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Reptile and Amphibian Foods – Breeding and Rearing Grasshoppers and Locusts

Hooded GrasshopperThe Domestic or House Cricket is perhaps the world’s most popular herp food, the closely-related locusts, grasshoppers and katydids have been neglected as a food source here in the USA.  However, many are easily collected and bred in captivity, and offer important nutrients lacking in commercially-bred insects.  What’s more, they are colorful, active and extremely interesting to work with – don’t be surprised if you begin keeping them as more than just a food item!

Natural History

Grasshoppers, crickets, locusts and katydids are classified in the Order Orthoptera.  Over 20,000 species, inhabiting environments ranging from deserts to mountain tops, have been described.  The USA is home to 1,000+ species.

Many grasshoppers sport a fantastic array of colors and shapes; some are barely visible to the naked eye, while others, such as New Guinea’s Phyllophora grandis, top 5 inches in length (please see photo of a Hooded Grasshopper). Read More »

Vitamin and Mineral Supplementation for Aquatic Frogs, Turtles & Newts – Part 2

Clawed Frog PairIn Part 1 of this article we discussed vitamin/mineral supplements for aquatic animals that accept prepared/non-living foods; included among these are African Clawed Frogs, Sharp-Ribbed and many other newts, and most water-dwelling turtles.

Live Prey Specialists

Animals that take live prey only are especially troublesome when it comes to supplementation, as one cannot coat live aquatic food animals with powders.  Popular live food specialists include Dwarf African Clawed Frogs, Mata Mata Turtles, Surinam Toads, Mudpuppies and the larvae of most salamanders.  Read More »

Vitamin and Mineral Supplementation for Aquatic Frogs, Turtles & Newts – Part 1

Pipa PipaHello, Frank Indiviglio here.  Powdered vitamin and mineral supplements for reptiles and amphibians have been a great boon to herp keepers.  However, African Clawed Frogs, Red-Eared Sliders, Axolotls and other creatures that feed only in water present special challenges, as the supplements wash away before being consumed.  Today we’ll look at some ways around this problem. Read More »

Attracting and Collecting Earthworms – a Simple Technique

Earthworms are one of the most nutritious food items available for amphibians, and for those reptiles, invertebrates and fishes that will take them.  Collecting them (in one piece!) can, however, be frustrating, and they are quite costly at bait stores.  One trick I stumbled upon years ago has greatly simplified the task of supplying my collection with earthworms – I hope you find it useful. Read More »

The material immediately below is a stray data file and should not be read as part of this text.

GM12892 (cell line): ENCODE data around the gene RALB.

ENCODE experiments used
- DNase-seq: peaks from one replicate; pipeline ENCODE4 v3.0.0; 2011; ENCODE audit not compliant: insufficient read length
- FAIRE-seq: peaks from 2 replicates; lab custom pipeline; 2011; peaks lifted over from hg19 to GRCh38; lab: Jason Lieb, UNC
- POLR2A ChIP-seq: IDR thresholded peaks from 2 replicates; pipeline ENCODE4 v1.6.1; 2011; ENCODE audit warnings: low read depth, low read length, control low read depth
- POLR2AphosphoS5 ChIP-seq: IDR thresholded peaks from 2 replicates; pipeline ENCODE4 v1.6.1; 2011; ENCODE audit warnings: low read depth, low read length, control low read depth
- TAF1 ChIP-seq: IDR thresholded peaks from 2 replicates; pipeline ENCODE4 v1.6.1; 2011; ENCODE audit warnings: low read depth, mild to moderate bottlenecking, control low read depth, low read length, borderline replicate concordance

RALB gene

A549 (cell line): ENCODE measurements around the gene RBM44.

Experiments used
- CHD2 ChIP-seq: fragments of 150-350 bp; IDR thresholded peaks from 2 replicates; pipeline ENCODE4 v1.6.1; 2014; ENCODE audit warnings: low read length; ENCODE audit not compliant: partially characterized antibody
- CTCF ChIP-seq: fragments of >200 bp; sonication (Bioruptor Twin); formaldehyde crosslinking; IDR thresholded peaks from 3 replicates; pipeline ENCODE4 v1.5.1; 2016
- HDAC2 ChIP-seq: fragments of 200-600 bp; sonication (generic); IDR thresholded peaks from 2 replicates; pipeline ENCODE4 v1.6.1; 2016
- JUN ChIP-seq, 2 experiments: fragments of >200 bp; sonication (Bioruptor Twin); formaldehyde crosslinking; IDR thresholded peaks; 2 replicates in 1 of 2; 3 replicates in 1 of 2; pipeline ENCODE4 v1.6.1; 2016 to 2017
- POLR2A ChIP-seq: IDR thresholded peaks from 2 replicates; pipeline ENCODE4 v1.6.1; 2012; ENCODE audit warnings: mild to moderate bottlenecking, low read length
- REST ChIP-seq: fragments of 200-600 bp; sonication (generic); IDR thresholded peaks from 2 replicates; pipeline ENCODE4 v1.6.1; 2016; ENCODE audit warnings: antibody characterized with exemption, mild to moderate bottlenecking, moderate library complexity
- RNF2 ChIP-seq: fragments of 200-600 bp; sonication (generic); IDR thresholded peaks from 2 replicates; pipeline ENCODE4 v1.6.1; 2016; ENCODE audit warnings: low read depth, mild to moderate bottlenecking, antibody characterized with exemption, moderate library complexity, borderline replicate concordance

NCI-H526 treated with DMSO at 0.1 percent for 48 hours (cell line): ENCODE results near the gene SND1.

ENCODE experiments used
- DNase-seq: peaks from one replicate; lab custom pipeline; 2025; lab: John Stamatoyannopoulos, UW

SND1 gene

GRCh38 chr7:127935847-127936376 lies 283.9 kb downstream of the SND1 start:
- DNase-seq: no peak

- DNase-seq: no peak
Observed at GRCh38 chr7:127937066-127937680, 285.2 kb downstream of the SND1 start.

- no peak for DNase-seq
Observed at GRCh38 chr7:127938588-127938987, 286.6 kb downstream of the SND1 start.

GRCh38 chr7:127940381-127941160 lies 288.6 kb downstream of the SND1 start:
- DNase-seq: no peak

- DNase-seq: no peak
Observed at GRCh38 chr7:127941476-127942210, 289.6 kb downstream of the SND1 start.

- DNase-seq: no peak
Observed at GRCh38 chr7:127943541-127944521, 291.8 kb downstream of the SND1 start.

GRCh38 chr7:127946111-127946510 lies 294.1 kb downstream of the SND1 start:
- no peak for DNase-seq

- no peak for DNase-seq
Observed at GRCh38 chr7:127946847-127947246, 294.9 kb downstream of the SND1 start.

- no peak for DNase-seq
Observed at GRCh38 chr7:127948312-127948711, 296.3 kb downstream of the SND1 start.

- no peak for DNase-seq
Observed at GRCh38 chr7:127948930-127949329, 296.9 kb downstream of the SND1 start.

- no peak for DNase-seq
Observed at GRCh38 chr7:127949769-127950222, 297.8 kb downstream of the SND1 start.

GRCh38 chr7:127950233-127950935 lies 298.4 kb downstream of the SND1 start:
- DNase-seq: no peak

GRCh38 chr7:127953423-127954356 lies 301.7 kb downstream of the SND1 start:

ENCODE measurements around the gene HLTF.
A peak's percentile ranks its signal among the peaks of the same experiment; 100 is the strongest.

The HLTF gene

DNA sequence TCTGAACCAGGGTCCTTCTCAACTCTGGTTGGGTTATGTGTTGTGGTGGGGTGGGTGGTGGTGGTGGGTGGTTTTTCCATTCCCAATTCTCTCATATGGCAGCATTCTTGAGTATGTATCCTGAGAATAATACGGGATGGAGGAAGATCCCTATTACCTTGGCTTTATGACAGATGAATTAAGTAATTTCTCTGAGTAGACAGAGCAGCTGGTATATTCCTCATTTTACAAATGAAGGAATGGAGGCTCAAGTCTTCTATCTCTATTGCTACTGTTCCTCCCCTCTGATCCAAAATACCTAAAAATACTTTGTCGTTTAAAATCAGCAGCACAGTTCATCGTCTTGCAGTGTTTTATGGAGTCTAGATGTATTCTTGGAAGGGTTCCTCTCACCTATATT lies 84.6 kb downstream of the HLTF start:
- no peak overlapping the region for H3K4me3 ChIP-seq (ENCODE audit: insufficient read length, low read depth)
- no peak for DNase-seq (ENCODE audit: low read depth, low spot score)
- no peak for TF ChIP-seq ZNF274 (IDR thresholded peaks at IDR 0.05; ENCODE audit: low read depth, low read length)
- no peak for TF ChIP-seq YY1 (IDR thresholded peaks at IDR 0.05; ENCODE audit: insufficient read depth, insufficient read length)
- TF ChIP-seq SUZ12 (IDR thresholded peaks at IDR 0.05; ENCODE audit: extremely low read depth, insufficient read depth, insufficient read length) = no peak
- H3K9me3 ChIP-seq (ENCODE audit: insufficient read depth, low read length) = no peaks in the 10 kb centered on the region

Herp Nutrition – Calcium Sprays and Tips for Special Situations – Part 2

In Part I of this article, we discussed those situations in which a spray-on Calcium supplement might be useful. Over the years I’ve been shown, and have developed, a few other techniques that may help to boost the Calcium and vitamin content of reptile and amphibian diets. These strategies are based on observation and trial-and-error only, as solid research in this area is lacking, but have so far proven to be quite useful.

Calcium-Rich Insect Diets

Powdered Calcium mixes easily with tropical fish food flakes, and the resulting blend is readily consumed by crickets, roaches, sowbugs and earthworms. Try allowing your feeder invertebrates to load up on this nutritious diet for 2-3 days before offering them to your pets.

Mixing Your Own Calcium Supplements

In situations where additional Calcium might be called for, you can also mix powdered Calcium with a vitamin mineral supplement. I’ve used a 1:1 ratio (by weight) for animals recovering from Calcium deficiencies and as an occasional supplement for a variety of creatures, especially young individuals. Again, no hard evidence as to the effectiveness of this, but it may be useful as “insurance” (Note: different products vary in vitamin/mineral content).

Vitamin D3

Calcium cannot be utilized by reptiles and amphibians unless an adequate supply of Vitamin D3 is also provided. Heliothermic (basking) reptiles, such as Painted Turtles and Green Iguanas, make D3 in their skin in the presence of Ultraviolet B (UVB) light. Be sure to provide such creatures with a quality UVB bulb or unfiltered sunlight (UVB does not penetrate regular-grade glass or plastic).

Highly aquatic turtles (i.e. softshell turtles), nocturnal lizards (leopard geckos), amphibians and other non-basking species require a diet that supplies adequate D3, either naturally or with the help of a supplement.

Further Reading

Please see Part I of this article for a discussion of R Zilla Reptile Calcium Supplement Spray.

Recently, it has been shown that some chameleons regulate basking behavior in accordance with their Vitamin D3 needs. To read more about this fascinating research, please see Chameleon Basking Behavior.



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